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New AFL-CIO Report Focuses On The Struggles Of Latino Americans After The Great Recession

A new report released in honor of Labor Day by the AFL-CIO shows that four years after the Great Recession officially ended, Latino working families continue to be disproportionally affected by the weak economic recovery. Across the country, Latino workers are struggling with higher rates of unemployment and underemployment, lower wages, and a dire financial outlook for retirement.

The report titled “The elusive American Dream: Lower wages, high unemployment and an uncertain retirement for Latinos,” compiles economic data  relevant to Latinos from several recent Economic Policy Institute (EPI) studies to show that unemployment and underemployment rates were higher, wages were lower and financial security for seniors was lower among Latino and African American workers. These reports offer both macro- and micro-level solutions to these inequalities.

According to data compiled in this report, the nationwide unemployment rate for Latinos continues to be higher than for whites and is projected to remain “essentially” the same at the end of this year. Furthermore, an August economic snapshot found that among employed Latinos and African-Americans, roughly one in five are underemployed.

Lower wages continue to hold back Latino working families. Between 2007 and 2012, both Latino and Latina full-time workers – defined as those working 35 or more hours per week – earned less in wages than their white and African American counterparts.

Additionally, Latinos and African Americans are more likely than whites to spend retirement mired in poverty, a June EPI report found. 70.1 percent of Latinos, age 65 and older, have incomes less than two times the supplemental poverty threshold. In comparison, only 43.8 percent of whites are economically vulnerable.

“Latino workers have been especially hard hit by the economic crisis.  It doesn’t have to be this way,” said Kelly Ross, Deputy Director for Policy at the AFL-CIO. “Low wages and economic inequality are the result of deliberate policy decisions that can and must be changed.  Increasing wages and reducing inequality is not only a matter of fairness and justice, it is also urgently necessarily if we want to fix what is wrong with our economy.”

The report concludes with several solutions for policy makers to increase jobs and address these problems such as creating large public infrastructure projects, adopting expansionary fiscal policies, passing legislation to increase the federal minimum wage and minimum wage of tipped workers, raising labor standards, reestablishing the right to collective bargaining, and providing a roadmap to citizenship for undocumented workers.

“This report confirms the unfortunate reality that many Latino workers are struggling to provide even the most basic needs to their families,” said Ana Avendaño, AFL-CIO Assistant to the President and Director of Immigration and Community Action. “This is wrong. Latinos work hard every day to build this nation. Let’s honor Labor Day by advocating for policies that will allow them to reach the American Dream.”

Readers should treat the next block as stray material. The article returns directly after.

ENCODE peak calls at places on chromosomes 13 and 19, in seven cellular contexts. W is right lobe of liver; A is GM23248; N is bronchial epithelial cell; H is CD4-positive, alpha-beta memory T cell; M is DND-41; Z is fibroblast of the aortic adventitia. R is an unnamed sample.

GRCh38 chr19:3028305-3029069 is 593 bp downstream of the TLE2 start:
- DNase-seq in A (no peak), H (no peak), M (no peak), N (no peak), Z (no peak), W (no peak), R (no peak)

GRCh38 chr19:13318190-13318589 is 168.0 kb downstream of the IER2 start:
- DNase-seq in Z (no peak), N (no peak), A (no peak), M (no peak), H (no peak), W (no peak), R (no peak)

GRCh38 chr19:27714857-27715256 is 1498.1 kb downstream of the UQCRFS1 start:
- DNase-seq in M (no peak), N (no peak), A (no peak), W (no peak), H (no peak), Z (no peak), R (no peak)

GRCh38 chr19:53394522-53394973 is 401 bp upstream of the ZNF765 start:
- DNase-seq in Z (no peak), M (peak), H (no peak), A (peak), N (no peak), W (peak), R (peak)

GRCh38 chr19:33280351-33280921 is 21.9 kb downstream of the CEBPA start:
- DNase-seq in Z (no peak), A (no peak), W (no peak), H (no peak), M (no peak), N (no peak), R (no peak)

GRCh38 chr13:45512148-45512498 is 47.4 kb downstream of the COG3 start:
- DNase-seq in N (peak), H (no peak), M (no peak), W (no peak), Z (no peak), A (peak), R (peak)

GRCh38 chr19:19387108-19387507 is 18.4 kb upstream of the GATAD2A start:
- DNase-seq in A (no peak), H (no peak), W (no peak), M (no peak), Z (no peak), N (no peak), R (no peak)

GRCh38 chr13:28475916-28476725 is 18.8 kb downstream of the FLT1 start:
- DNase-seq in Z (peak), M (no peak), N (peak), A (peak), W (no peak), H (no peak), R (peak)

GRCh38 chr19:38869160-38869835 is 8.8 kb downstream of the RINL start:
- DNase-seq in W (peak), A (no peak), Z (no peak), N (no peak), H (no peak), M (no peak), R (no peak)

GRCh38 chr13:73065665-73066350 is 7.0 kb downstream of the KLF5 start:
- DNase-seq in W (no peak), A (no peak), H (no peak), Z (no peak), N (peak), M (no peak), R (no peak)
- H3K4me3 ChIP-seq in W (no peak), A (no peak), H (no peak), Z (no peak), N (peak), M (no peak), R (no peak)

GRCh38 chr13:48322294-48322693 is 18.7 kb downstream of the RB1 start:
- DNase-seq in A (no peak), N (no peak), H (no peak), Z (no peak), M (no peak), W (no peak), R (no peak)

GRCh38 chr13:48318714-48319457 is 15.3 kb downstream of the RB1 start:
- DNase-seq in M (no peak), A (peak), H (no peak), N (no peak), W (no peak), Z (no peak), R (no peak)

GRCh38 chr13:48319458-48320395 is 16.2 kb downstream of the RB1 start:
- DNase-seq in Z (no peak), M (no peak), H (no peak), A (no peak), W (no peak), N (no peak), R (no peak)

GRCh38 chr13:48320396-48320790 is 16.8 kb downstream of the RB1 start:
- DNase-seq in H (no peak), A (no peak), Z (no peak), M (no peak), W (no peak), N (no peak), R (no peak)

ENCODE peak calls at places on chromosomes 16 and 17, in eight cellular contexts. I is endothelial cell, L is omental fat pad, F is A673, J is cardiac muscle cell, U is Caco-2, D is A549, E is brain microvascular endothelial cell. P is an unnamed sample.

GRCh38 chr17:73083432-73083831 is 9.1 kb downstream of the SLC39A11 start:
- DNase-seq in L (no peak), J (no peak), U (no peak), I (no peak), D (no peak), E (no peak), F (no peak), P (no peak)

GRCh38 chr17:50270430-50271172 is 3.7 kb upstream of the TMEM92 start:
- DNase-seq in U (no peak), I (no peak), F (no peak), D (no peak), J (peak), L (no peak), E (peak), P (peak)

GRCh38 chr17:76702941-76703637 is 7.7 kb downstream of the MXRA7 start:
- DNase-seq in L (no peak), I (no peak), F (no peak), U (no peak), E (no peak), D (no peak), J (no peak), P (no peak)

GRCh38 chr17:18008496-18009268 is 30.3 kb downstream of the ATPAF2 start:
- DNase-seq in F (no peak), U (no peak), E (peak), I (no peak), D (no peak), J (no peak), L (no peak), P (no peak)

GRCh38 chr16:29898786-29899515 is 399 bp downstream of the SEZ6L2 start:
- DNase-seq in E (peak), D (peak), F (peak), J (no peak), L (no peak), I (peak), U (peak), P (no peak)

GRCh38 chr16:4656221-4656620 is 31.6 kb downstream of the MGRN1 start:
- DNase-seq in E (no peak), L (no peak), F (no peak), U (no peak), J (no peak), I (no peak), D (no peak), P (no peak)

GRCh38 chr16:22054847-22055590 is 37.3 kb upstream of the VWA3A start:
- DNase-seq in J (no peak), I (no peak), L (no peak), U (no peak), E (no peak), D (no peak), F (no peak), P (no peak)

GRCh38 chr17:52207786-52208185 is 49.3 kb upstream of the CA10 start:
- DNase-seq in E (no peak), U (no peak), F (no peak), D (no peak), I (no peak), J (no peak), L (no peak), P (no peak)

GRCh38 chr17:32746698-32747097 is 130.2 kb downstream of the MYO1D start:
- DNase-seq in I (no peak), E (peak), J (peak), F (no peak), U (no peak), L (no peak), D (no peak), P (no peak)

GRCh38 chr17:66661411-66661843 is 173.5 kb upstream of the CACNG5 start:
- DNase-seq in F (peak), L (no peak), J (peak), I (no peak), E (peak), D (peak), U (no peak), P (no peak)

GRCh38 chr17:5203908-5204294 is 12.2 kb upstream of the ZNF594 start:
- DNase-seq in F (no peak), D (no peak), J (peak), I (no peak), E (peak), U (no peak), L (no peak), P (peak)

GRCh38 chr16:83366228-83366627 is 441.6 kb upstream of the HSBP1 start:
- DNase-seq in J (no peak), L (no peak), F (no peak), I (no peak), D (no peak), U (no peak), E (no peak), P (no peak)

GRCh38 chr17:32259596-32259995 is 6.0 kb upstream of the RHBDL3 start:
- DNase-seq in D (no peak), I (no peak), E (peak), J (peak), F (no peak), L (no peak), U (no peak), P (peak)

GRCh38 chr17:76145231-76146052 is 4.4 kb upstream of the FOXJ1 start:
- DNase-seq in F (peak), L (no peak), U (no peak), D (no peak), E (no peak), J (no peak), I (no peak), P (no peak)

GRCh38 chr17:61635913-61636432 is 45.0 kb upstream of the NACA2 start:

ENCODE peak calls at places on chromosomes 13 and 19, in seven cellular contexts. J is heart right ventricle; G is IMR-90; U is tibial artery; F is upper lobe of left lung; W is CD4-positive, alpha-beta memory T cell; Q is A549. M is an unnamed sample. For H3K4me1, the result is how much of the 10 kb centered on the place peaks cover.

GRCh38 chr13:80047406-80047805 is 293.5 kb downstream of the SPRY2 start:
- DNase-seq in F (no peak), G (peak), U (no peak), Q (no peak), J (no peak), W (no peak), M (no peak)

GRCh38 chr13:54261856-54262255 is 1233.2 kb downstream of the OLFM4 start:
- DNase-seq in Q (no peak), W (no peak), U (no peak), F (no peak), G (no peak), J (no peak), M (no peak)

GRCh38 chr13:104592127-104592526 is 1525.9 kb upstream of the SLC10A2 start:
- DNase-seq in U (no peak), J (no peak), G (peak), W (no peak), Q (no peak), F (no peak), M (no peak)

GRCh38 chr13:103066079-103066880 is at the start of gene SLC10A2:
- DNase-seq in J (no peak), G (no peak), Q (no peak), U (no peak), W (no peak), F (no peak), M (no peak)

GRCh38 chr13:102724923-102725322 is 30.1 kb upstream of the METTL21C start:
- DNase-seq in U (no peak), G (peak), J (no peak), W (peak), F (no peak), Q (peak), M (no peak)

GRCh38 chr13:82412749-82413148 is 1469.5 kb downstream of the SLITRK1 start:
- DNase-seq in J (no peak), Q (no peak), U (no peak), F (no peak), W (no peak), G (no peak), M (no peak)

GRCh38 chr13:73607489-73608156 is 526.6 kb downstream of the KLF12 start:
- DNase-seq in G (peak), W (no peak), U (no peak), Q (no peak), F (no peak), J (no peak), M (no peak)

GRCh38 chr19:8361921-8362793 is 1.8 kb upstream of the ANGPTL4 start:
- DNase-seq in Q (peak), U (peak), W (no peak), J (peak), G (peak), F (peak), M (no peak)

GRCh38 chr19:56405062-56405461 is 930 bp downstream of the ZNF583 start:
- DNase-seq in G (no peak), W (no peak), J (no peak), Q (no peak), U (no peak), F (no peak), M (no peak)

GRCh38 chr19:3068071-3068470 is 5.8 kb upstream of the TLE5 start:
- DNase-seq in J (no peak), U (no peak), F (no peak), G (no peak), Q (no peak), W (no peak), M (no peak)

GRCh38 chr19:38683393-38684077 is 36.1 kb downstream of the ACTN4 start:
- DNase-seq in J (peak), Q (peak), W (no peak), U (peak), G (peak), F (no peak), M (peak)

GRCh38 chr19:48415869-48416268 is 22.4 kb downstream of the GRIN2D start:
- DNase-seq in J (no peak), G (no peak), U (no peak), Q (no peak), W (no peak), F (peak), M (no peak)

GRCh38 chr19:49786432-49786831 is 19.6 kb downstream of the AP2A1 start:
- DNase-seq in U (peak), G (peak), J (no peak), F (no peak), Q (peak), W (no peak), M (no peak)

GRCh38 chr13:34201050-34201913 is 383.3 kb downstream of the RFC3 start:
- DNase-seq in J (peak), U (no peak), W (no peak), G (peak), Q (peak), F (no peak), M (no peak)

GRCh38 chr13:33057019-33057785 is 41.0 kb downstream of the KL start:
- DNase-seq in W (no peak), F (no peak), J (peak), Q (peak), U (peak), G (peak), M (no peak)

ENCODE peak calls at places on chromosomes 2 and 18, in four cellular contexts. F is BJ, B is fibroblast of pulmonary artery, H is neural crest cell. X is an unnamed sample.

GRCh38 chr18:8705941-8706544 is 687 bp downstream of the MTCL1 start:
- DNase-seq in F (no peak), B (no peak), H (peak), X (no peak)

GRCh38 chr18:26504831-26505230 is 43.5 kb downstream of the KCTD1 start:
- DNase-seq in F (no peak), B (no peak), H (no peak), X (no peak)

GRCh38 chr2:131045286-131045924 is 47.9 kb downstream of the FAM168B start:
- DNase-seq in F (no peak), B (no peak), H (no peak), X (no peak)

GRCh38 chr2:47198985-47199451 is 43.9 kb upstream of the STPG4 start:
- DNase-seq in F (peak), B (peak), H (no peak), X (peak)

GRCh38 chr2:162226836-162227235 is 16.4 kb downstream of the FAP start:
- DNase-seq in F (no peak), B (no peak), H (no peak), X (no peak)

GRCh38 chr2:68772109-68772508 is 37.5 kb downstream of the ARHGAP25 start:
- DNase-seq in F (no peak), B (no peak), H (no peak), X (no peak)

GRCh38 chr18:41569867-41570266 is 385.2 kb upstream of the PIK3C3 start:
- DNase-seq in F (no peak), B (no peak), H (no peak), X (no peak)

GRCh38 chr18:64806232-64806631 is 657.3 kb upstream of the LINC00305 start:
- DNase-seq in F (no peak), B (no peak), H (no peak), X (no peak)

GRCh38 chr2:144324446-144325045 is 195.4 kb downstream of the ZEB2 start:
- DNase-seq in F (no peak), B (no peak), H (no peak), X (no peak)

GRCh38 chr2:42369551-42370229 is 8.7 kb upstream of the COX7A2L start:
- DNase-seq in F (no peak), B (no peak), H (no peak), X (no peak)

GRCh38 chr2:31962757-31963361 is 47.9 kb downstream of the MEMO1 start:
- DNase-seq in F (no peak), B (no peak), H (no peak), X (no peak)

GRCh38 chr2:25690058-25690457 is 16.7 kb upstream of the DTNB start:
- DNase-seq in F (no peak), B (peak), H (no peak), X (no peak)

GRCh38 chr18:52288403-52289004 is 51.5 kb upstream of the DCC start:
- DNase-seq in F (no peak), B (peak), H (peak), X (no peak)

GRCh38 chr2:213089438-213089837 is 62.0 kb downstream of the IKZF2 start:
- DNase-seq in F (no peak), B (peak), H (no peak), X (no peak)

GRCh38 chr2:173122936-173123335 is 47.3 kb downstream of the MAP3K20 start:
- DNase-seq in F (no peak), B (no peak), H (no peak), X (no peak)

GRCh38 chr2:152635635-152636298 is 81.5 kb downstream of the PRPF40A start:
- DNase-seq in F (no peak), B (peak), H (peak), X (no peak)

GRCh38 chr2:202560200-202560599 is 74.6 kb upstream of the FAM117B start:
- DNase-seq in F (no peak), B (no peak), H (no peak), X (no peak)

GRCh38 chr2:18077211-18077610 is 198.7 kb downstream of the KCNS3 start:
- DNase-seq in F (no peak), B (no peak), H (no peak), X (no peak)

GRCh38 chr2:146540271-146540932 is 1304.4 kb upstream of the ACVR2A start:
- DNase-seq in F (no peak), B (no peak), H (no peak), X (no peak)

View the entire report here.

Workers At Orlando Health Hospitals Are Not Backing Down, Nor Should They

The struggle between Orlando Health and its employees has really started to make waves.

There has been mainstream media coverage, here and here.

Read the NH Labor News articles on the situation, here and here.

Just so we are all on the same page, let’s recap.  The CEO of Orlando Health, Sherrie Satirik, says the hospitals are loosing money and they need to save over $18 million a year.  To make these saving a reality, the CEO and Executive board have decided to cut all night and weekend differentials from their workers.  This is going to cost workers between $7,000 and $15,000 a year.

Let’s not forget that the that Orlando Region Medical Center (a part of Orlando Health) is home to John Hillenmeyer, ranked as one of the top 25 highest paid non-profit hospital CEOs in the country.  Add into the fact that executives at Orlando Health pocketed $10.3 million in compensation last year.

It sure seems like they could make a few revisions to their executive compensation package, and that would help to balance their budget a little.

As of now over 4,000 people have signed a petition started by a RN at Winnie Parker Hospital asking Orlando Health to reconsider cutting the workers’ differentials.

It appears they are getting noticed.  The CEO of Orlando Health, Sherrie Sitarik, announced that Orlando Health would be delaying the forced pay cuts for one month.   Despite the delay, a spokesperson for Orlando Health said the decision to make the cuts is final: “that cannot be changed.”

JAMASitarik also warned that if the workers really wanted to keep these differentials, that Orlando Health would be “forced” to make another round of layoffs – of more than 300 employees.   Fewer nurses means higher nurse-to-patient ratios, lower quality-of-care, and higher mortality rates.  (Read the JAMA article “Hospital Nurse Staffing and Patient Mortality, Nurse Burnout, and Job Dissatisfaction” here.)